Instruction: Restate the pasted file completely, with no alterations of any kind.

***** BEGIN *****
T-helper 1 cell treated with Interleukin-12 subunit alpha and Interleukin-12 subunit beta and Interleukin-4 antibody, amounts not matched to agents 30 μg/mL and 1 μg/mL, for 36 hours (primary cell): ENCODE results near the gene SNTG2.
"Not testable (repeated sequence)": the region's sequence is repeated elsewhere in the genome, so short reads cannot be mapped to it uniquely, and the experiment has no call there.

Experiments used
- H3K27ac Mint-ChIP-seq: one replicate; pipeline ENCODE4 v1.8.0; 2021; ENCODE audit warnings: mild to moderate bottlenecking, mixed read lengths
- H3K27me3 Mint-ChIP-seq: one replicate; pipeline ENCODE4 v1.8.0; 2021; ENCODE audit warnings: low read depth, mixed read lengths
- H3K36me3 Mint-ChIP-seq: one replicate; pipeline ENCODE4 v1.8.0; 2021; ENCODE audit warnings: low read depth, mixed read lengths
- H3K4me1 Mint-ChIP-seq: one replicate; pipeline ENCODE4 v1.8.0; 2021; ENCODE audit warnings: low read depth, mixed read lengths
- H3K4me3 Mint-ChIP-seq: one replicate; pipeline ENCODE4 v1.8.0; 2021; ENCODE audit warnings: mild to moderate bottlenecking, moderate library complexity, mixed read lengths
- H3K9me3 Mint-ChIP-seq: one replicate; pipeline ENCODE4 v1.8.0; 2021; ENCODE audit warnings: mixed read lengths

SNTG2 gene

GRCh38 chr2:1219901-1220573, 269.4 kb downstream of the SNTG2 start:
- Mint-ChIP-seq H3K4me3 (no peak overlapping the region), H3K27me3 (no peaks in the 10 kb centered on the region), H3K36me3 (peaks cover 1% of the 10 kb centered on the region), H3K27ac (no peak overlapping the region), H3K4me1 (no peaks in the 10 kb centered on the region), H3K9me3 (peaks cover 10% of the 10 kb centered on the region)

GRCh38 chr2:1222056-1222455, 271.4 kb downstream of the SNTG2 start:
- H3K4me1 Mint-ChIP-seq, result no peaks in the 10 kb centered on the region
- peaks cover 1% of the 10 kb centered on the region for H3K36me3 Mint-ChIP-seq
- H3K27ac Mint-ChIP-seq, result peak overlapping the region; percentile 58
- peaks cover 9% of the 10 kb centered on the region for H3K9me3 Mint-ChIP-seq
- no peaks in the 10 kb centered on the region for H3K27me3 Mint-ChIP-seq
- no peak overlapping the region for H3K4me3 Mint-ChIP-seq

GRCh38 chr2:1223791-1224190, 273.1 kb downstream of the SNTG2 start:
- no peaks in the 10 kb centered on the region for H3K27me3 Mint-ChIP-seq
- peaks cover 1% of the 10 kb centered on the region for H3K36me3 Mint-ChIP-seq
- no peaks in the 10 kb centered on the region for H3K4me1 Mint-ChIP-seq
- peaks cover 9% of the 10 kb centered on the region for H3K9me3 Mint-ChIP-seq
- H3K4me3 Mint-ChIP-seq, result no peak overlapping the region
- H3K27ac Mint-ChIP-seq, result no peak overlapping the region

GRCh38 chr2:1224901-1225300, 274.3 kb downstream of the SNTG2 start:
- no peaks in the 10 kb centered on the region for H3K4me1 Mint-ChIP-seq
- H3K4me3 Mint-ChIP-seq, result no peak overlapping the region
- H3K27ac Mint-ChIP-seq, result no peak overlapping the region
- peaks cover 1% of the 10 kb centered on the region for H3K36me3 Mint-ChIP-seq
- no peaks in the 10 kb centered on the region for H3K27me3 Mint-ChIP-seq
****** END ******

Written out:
T-helper 1 cell treated with Interleukin-12 subunit alpha and Interleukin-12 subunit beta and Interleukin-4 antibody, amounts not matched to agents 30 μg/mL and 1 μg/mL, for 36 hours (primary cell): ENCODE results near the gene SNTG2.
"Not testable (repeated sequence)": the region's sequence is repeated elsewhere in the genome, so short reads cannot be mapped to it uniquely, and the experiment has no call there.

Experiments used
- H3K27ac Mint-ChIP-seq: one replicate; pipeline ENCODE4 v1.8.0; 2021; ENCODE audit warnings: mild to moderate bottlenecking, mixed read lengths
- H3K27me3 Mint-ChIP-seq: one replicate; pipeline ENCODE4 v1.8.0; 2021; ENCODE audit warnings: low read depth, mixed read lengths
- H3K36me3 Mint-ChIP-seq: one replicate; pipeline ENCODE4 v1.8.0; 2021; ENCODE audit warnings: low read depth, mixed read lengths
- H3K4me1 Mint-ChIP-seq: one replicate; pipeline ENCODE4 v1.8.0; 2021; ENCODE audit warnings: low read depth, mixed read lengths
- H3K4me3 Mint-ChIP-seq: one replicate; pipeline ENCODE4 v1.8.0; 2021; ENCODE audit warnings: mild to moderate bottlenecking, moderate library complexity, mixed read lengths
- H3K9me3 Mint-ChIP-seq: one replicate; pipeline ENCODE4 v1.8.0; 2021; ENCODE audit warnings: mixed read lengths

SNTG2 gene

GRCh38 chr2:1219901-1220573, 269.4 kb downstream of the SNTG2 start:
- Mint-ChIP-seq H3K4me3 (no peak overlapping the region), H3K27me3 (no peaks in the 10 kb centered on the region), H3K36me3 (peaks cover 1% of the 10 kb centered on the region), H3K27ac (no peak overlapping the region), H3K4me1 (no peaks in the 10 kb centered on the region), H3K9me3 (peaks cover 10% of the 10 kb centered on the region)

GRCh38 chr2:1222056-1222455, 271.4 kb downstream of the SNTG2 start:
- H3K4me1 Mint-ChIP-seq, result no peaks in the 10 kb centered on the region
- peaks cover 1% of the 10 kb centered on the region for H3K36me3 Mint-ChIP-seq
- H3K27ac Mint-ChIP-seq, result peak overlapping the region; percentile 58
- peaks cover 9% of the 10 kb centered on the region for H3K9me3 Mint-ChIP-seq
- no peaks in the 10 kb centered on the region for H3K27me3 Mint-ChIP-seq
- no peak overlapping the region for H3K4me3 Mint-ChIP-seq

GRCh38 chr2:1223791-1224190, 273.1 kb downstream of the SNTG2 start:
- no peaks in the 10 kb centered on the region for H3K27me3 Mint-ChIP-seq
- peaks cover 1% of the 10 kb centered on the region for H3K36me3 Mint-ChIP-seq
- no peaks in the 10 kb centered on the region for H3K4me1 Mint-ChIP-seq
- peaks cover 9% of the 10 kb centered on the region for H3K9me3 Mint-ChIP-seq
- H3K4me3 Mint-ChIP-seq, result no peak overlapping the region
- H3K27ac Mint-ChIP-seq, result no peak overlapping the region

GRCh38 chr2:1224901-1225300, 274.3 kb downstream of the SNTG2 start:
- no peaks in the 10 kb centered on the region for H3K4me1 Mint-ChIP-seq
- H3K4me3 Mint-ChIP-seq, result no peak overlapping the region
- H3K27ac Mint-ChIP-seq, result no peak overlapping the region
- peaks cover 1% of the 10 kb centered on the region for H3K36me3 Mint-ChIP-seq
- no peaks in the 10 kb centered on the region for H3K27me3 Mint-ChIP-seq